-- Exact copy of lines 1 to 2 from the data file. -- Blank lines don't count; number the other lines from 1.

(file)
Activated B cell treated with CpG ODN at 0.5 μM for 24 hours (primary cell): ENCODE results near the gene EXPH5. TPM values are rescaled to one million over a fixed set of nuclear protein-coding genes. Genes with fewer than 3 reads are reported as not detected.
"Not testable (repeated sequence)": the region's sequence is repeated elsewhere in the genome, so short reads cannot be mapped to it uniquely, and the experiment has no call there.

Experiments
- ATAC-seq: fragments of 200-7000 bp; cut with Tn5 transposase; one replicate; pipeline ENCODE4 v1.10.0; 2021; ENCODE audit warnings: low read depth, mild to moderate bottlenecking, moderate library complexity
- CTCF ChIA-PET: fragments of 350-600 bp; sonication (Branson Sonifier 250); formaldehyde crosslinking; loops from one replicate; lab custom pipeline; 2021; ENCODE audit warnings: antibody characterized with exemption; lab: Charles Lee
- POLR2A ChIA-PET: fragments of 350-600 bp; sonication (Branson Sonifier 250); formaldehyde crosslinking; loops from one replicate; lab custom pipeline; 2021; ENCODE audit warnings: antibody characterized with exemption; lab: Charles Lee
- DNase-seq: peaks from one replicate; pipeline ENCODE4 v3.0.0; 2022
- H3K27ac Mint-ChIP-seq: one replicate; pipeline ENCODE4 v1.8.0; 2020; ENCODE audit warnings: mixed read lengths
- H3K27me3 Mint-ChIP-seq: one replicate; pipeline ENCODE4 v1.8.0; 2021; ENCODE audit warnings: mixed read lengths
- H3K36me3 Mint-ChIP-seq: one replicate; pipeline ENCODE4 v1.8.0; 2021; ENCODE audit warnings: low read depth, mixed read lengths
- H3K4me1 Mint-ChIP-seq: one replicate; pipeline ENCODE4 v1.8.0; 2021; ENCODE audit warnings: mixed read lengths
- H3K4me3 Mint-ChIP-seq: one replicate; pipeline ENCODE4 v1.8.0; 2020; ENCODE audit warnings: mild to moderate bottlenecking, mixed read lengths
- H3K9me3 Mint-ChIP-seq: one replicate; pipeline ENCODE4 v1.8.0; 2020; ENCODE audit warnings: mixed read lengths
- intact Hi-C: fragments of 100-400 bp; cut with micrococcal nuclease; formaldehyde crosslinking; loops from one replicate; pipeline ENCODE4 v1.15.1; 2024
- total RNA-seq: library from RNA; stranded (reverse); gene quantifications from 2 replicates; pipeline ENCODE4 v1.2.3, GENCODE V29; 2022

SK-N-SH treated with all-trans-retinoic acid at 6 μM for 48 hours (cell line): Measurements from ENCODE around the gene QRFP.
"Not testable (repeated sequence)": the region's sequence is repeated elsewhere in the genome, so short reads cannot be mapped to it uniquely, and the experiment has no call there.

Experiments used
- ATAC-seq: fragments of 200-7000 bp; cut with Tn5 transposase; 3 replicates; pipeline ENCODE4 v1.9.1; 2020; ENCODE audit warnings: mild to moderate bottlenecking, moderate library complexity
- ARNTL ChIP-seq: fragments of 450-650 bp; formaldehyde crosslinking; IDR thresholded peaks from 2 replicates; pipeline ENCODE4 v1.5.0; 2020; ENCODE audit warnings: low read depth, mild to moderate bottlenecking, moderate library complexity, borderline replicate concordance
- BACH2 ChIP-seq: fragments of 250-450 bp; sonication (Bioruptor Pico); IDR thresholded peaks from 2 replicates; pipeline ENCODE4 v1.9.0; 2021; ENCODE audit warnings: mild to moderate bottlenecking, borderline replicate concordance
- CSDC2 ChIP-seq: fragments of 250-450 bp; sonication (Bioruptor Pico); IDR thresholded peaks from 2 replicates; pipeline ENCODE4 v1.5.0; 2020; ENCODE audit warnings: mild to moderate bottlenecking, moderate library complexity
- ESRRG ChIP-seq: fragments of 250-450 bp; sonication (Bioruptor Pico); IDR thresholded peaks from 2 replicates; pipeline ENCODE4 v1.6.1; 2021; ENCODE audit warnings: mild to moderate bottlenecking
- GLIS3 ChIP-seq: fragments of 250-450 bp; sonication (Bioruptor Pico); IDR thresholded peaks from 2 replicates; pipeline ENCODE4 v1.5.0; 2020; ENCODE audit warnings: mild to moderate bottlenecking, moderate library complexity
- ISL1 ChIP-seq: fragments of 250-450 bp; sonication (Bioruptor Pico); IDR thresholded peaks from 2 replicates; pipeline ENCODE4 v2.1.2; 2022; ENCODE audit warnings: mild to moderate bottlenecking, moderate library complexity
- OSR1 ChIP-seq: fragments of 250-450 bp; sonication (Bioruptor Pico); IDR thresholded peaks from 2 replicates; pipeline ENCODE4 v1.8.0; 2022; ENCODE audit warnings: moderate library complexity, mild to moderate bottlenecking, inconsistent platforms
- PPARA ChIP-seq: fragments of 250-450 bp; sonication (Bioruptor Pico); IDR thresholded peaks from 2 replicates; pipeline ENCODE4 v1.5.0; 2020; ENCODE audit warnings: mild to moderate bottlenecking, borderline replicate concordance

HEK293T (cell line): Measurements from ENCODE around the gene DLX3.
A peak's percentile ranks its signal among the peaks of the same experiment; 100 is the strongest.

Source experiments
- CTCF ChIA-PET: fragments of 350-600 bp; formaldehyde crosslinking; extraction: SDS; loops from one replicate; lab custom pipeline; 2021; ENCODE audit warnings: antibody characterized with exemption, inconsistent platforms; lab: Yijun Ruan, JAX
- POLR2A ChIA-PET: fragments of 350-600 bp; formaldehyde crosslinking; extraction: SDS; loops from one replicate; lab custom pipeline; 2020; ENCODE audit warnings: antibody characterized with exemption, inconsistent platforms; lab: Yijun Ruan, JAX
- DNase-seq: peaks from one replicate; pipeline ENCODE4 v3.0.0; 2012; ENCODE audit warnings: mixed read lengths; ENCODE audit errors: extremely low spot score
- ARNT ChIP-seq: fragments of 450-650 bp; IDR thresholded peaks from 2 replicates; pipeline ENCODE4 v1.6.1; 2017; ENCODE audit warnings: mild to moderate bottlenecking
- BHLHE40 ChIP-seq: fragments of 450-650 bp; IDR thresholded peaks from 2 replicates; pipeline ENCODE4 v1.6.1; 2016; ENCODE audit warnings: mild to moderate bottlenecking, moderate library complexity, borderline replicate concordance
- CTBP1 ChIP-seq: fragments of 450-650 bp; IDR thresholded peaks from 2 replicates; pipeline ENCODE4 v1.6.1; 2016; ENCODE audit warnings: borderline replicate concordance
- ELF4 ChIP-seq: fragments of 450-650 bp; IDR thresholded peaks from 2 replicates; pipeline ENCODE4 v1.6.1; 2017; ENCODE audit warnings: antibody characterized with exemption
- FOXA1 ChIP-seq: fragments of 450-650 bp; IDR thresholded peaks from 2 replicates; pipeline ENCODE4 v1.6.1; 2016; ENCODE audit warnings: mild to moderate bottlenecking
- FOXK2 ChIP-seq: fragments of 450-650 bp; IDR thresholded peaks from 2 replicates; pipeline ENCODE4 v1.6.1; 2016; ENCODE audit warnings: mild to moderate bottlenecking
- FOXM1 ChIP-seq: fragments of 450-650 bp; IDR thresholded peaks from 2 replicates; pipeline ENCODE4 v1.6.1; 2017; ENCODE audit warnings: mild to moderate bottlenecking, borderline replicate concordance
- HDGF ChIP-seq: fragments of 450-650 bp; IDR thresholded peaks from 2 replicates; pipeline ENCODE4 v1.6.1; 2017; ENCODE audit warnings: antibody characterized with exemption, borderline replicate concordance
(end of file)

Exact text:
Activated B cell treated with CpG ODN at 0.5 μM for 24 hours (primary cell): ENCODE results near the gene EXPH5. TPM values are rescaled to one million over a fixed set of nuclear protein-coding genes. Genes with fewer than 3 reads are reported as not detected.
"Not testable (repeated sequence)": the region's sequence is repeated elsewhere in the genome, so short reads cannot be mapped to it uniquely, and the experiment has no call there.